Biomedical applications are arguably the most successful practical uses of Independent Component Analysis. During the presentation, I will pass in review early research carried out in the Neural Networks Research Centre. We will cover topics such as artifact removal in EEG, MEG and fMRI; the analysis of even related activity; the introduction of prior information to ICA, in search for more physiologically plausible components; the study of cortico-muscle interaction. The assessment of the reliability of the ICA decomposition will also be addressed, supported by a case study in fMRI.

Blind Audio Source Separation - A critical review
Emmanuel Vincent
Centre for Digital Music, Queen Mary University of London

Blind Audio Source Separation (BASS) aims to recover the waveform of each source within an audio signal containing several audio sources active simultaneously. This has many direct applications, including denoising for auditory protheses, post-production of raw musical recordings and rendering of stereo data on multichannel devices.

Early work on BASS includes Independent Component Analysis (ICA), which uses a generic statistical model to separate multi-channel signals with low reverberation, and Computational Auditory Scene Analysis (CASA), which exploits specific properties of audio sources such as harmonicity and timbre to separate single-channel signals. More recently, statistical models using time-frequency masking have been proposed for the separation of stereo signals. In addition, advanced statistical source models, such as factorial hidden Markov models and sparse nonnegative factorization of the power spectrogram, have also been applied to single- and multi-channel BASS.

This talk will provide a critical review of these established and recent methods as applied to real world BASS problems. The different approaches will be compared within a unified statistical framework and the special features of audio data will be pointed out. Finally a list of open problems will be proposed for further research and promising techniques such as probabilistic waveform modeling will be mentioned.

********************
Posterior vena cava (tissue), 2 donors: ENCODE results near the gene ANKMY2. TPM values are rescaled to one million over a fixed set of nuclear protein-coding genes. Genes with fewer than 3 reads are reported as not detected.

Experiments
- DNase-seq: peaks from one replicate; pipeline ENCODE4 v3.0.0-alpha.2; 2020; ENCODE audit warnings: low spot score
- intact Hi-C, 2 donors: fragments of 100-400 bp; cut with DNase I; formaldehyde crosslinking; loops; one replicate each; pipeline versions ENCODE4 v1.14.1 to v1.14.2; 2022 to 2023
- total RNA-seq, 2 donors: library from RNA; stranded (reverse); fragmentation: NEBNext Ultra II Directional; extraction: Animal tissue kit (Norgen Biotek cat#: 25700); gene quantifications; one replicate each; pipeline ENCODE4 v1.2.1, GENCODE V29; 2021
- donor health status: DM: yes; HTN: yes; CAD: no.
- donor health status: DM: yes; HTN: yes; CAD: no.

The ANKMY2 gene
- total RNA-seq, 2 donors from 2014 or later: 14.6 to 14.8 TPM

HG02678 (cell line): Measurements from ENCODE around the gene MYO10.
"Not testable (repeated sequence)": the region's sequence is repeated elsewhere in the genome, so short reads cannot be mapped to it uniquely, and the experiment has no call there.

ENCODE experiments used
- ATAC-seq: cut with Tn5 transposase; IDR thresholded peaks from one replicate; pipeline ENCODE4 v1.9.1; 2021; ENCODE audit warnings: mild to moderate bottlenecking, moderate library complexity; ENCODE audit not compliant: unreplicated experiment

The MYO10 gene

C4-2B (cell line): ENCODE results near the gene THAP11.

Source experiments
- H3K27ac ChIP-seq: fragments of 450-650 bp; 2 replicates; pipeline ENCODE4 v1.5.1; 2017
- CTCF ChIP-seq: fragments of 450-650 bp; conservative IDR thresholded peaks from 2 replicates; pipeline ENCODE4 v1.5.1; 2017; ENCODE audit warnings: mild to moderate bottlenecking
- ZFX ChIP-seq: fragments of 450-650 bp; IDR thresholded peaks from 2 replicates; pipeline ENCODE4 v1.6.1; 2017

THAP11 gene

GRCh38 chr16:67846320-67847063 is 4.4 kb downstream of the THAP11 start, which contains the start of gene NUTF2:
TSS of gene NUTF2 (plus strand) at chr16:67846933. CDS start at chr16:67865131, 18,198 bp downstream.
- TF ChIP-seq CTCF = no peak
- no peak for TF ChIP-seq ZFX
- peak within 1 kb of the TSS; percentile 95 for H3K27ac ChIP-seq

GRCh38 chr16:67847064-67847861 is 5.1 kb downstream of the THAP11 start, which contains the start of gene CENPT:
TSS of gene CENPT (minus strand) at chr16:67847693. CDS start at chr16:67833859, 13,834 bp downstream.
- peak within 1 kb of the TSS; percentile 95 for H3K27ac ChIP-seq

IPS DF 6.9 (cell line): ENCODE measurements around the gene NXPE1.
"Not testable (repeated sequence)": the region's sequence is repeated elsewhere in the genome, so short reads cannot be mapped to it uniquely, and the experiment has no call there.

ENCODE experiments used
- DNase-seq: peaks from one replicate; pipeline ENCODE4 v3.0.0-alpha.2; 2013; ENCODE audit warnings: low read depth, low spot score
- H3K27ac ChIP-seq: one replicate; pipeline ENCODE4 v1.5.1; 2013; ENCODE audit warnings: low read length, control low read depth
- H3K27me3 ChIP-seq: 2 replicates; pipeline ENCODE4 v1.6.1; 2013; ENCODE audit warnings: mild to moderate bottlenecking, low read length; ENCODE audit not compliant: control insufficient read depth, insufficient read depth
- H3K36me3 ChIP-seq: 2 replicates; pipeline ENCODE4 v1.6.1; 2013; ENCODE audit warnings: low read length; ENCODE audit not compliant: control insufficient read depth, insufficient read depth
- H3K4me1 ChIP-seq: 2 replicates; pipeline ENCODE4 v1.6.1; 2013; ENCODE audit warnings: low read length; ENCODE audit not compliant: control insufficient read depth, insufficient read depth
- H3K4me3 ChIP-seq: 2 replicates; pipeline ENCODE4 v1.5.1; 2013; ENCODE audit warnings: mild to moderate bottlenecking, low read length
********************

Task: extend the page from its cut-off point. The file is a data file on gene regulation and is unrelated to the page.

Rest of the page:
Control of coloration by cuttlefish
Daniel Osorio & John Anderson
School Of Life Sciences, University of Sussex

Ordinary behaviour requires the action of many muscles controlled by the nervous system. One can conceive behaviours as being produced by a number of discrete neural centres, whose outputs can in some cases be mixed. In visual communication well-known examples are found in the expression of emotion by man and animals, where a range of expressions are produced by mixing a few basic states - fear, aggression, pleasure and disgust. We are using ICA to investigate the related problem of how the common cuttlefish co-ordinates the expression of some 50 separate visual and postural features to produce a highly flexible system for camouflage and communication. In principle ICA is well-suited to this problem as the patterns are too complex to analyse visually but combine approximately linearly to determine the visual appearance of the animals body.

Slides Available

* Emmanuel Vincent: Blind audio source separation - a critical review (pdf)

Travel Support
Travel Support is available to help young researchers attend the Workshop or other conferences, or visit other research labs.
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IEEE Engineering in Medicine and Biology Society UKRI Chapter


This page updated 09-Jan-2007